April 21, 2015

How to maintain an oil-lubricated air compressor

By Sears PartsDirect staff
How to maintain an oil-lubricated air compressor.
How to maintain an oil-lubricated air compressor.

An air compressor is for more than just inflating tires–the energy contained in compressed air powers our most useful shop tools. Routine and regular maintenance protects the investment made in an air compressor and ensures it works efficiently and safely.

Before each use, check the compressor hoses for any signs of wear. Inspect the tank for weak spots, pinholes and rust; if you find damage, replace the tank. Also, check the belt for any wear or damage and replace if needed.

Start the compressor following the instructions in the owner's manual, and once it reaches shut-off pressure, test the safety valve. Wearing safety goggles, pull the valve ring to release pressure from the tank. The valve should close automatically. If it doesn’t close automatically, or if it doesn't release air when pulled, replace the valve.

Test for air leaks by checking that all connections on the hoses, transfer tubes or pipe connections are tight. If you find a leak, replace the faulty component. Don’t over tighten any connections.

After each use, shut off the compressor, unplug it and bleed all pressure from the system. Drain the tank by completely opening the drain valve at the bottom. Check the pump oil level following the instructions in the owner's manual and add oil as needed. Inspect and clean the intake vents, and check the air filter, replacing it if worn or clogged.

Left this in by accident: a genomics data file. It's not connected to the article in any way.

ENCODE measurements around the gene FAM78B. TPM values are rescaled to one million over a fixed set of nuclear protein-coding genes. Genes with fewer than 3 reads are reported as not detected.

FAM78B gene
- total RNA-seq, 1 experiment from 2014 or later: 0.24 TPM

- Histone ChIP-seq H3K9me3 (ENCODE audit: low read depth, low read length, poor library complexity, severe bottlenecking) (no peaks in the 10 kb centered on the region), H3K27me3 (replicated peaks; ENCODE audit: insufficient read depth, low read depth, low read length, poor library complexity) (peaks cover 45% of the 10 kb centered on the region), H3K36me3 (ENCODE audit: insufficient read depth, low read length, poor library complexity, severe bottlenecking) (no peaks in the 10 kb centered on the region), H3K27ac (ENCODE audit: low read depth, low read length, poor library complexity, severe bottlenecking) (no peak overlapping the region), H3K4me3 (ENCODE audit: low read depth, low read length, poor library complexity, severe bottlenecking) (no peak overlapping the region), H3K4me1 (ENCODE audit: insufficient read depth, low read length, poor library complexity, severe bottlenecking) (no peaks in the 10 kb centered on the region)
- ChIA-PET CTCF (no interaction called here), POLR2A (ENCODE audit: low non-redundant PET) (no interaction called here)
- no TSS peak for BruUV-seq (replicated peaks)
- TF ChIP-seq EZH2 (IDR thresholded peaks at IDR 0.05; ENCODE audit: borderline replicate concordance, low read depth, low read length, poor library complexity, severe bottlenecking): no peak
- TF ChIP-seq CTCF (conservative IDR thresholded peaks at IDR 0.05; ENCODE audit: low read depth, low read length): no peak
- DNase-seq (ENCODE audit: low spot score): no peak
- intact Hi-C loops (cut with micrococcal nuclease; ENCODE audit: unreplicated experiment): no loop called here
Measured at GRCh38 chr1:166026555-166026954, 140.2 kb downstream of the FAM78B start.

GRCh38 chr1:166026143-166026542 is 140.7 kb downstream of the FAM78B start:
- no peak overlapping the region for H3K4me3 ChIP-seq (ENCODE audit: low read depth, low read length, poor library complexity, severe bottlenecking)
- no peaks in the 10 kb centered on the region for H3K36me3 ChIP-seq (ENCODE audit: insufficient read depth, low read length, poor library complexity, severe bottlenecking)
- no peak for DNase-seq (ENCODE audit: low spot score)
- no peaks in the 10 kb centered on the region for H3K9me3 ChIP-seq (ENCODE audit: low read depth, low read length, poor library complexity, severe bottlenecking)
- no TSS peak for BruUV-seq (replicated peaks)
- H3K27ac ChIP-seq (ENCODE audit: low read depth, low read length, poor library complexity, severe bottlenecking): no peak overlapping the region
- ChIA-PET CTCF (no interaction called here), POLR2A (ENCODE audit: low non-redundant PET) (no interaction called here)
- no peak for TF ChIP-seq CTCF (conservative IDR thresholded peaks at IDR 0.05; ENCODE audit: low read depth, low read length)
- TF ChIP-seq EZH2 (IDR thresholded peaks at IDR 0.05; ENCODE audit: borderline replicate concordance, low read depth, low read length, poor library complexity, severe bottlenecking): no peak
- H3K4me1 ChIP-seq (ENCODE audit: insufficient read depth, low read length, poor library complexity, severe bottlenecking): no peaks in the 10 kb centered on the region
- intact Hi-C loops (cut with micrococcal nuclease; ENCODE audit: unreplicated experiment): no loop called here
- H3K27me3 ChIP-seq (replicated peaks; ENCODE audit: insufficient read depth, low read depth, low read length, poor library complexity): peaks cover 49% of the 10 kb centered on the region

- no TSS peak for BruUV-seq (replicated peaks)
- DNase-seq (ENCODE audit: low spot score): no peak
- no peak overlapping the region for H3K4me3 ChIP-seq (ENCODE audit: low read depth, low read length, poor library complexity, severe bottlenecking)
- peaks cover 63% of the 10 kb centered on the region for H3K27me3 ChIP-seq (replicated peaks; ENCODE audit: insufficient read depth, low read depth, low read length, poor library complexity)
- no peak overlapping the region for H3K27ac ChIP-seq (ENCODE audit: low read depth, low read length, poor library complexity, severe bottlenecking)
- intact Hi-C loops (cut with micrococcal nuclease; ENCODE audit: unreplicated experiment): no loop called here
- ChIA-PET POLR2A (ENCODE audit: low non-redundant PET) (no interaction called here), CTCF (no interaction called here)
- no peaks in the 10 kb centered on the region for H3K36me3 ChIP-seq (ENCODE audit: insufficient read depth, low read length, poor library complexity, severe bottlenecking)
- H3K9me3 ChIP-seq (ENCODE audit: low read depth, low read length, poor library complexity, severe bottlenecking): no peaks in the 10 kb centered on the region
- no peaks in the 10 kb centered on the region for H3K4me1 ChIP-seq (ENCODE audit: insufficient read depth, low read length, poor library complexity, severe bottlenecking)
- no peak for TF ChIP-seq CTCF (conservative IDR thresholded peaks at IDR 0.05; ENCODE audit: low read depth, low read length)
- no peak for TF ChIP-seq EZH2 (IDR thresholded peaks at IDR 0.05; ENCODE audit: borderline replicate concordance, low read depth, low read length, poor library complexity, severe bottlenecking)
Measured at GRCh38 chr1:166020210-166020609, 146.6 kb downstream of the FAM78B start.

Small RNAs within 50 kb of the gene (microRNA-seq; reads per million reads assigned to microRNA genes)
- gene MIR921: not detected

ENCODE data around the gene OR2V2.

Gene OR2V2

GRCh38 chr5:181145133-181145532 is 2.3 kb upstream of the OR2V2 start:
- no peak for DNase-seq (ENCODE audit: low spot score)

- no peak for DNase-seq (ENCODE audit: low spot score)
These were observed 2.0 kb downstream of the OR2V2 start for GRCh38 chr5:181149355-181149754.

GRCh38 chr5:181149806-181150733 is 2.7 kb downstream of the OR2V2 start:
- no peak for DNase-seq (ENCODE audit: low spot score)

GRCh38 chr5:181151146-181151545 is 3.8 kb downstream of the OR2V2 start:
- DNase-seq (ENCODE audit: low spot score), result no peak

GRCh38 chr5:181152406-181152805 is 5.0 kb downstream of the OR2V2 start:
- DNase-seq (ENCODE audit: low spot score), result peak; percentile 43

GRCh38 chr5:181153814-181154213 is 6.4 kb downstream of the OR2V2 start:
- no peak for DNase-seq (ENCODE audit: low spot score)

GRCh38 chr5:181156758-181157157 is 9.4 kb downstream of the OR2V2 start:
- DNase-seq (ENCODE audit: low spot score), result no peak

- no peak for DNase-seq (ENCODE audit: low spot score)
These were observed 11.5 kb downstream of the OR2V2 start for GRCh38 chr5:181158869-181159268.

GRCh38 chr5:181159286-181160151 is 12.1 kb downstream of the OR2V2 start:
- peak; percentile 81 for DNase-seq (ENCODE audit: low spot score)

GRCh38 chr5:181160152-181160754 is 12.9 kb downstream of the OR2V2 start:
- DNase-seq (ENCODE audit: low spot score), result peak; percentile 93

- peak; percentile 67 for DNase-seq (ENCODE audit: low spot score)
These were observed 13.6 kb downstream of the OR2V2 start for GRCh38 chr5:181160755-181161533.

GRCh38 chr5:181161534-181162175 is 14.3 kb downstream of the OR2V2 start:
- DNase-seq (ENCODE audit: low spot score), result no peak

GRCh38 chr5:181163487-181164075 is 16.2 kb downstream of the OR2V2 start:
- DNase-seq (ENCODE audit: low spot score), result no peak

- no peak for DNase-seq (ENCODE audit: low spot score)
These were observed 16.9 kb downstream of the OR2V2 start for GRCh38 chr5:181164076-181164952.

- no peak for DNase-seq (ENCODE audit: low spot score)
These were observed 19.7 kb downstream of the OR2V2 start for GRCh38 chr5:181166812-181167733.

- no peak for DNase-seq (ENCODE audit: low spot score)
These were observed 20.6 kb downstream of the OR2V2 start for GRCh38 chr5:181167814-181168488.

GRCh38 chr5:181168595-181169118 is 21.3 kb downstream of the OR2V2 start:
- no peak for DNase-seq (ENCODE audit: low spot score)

For every 100 hours of use–or as recommended in your owner's manual–change the pump oil. This is also a good time to check the belt tension and pulley alignment. Check and tighten the bolts on the air compressor, being careful not to over tighten.

Symptoms common to all air compressors

Choose a symptom to see related air compressor repairs.

Main causes: bad safety valve, pressure switch failure
Main causes: lack of electrical power, check valve failure, bad pressure switch
Main causes: rusted air tank, loose air tube fitting connections, bad check valve, leaky safety valve, bad tank drain valve
Main cause: faulty output air pressure regulator
Main causes: tank drain valve open or leaking air, leaky air tank, bad safety valve, worn pump seals, bad pump valve plate
Main causes: loose air tube fitting connections, bad check valve, faulty safety valve, damaged or corroded air tank, bad air pump
Main cause: bad air tank pressure gauge

Repair guides common to all air compressors

These step-by-step repair guides will help you safely fix what’s broken on your air compressor.

How to replace an air compressor check valve

You can replace a defective air compressor check valve in about 10 minutes.

Repair difficulty
Time required
 15 minutes or less
How to replace an air compressor pressure switch

You can replace a broken air compressor pressure switch in about 45 minutes.

Repair difficulty
Time required
 45 minutes or less
May 1, 2015
By Lyle Weischwill
How to rebuild an air compressor pump

If the air compressor won't fill the tank with compressed air, rebuild the pump using these steps in about 45 minutes.

Repair difficulty
Time required
 45 minutes or less

Articles and videos common to all air compressors

Use the advice and tips in these articles and videos to get the most out of your air compressor.

April 22, 2015

The unseen dangers of air compressors

By Sears PartsDirect staff

Learn about the possible dangers associated with using an air compressor and how you can reduce the risks of property damage and personal injury.

April 21, 2015

How to maintain an oil-free air compressor

By Sears PartsDirect staff

Learn how to maintain an oil-less air compressor for safe and efficient operation.

April 21, 2015

How to maintain an oil-lubricated air compressor

By Sears PartsDirect staff

See how to perform routine maintenance on your oil-lubricated air compressor.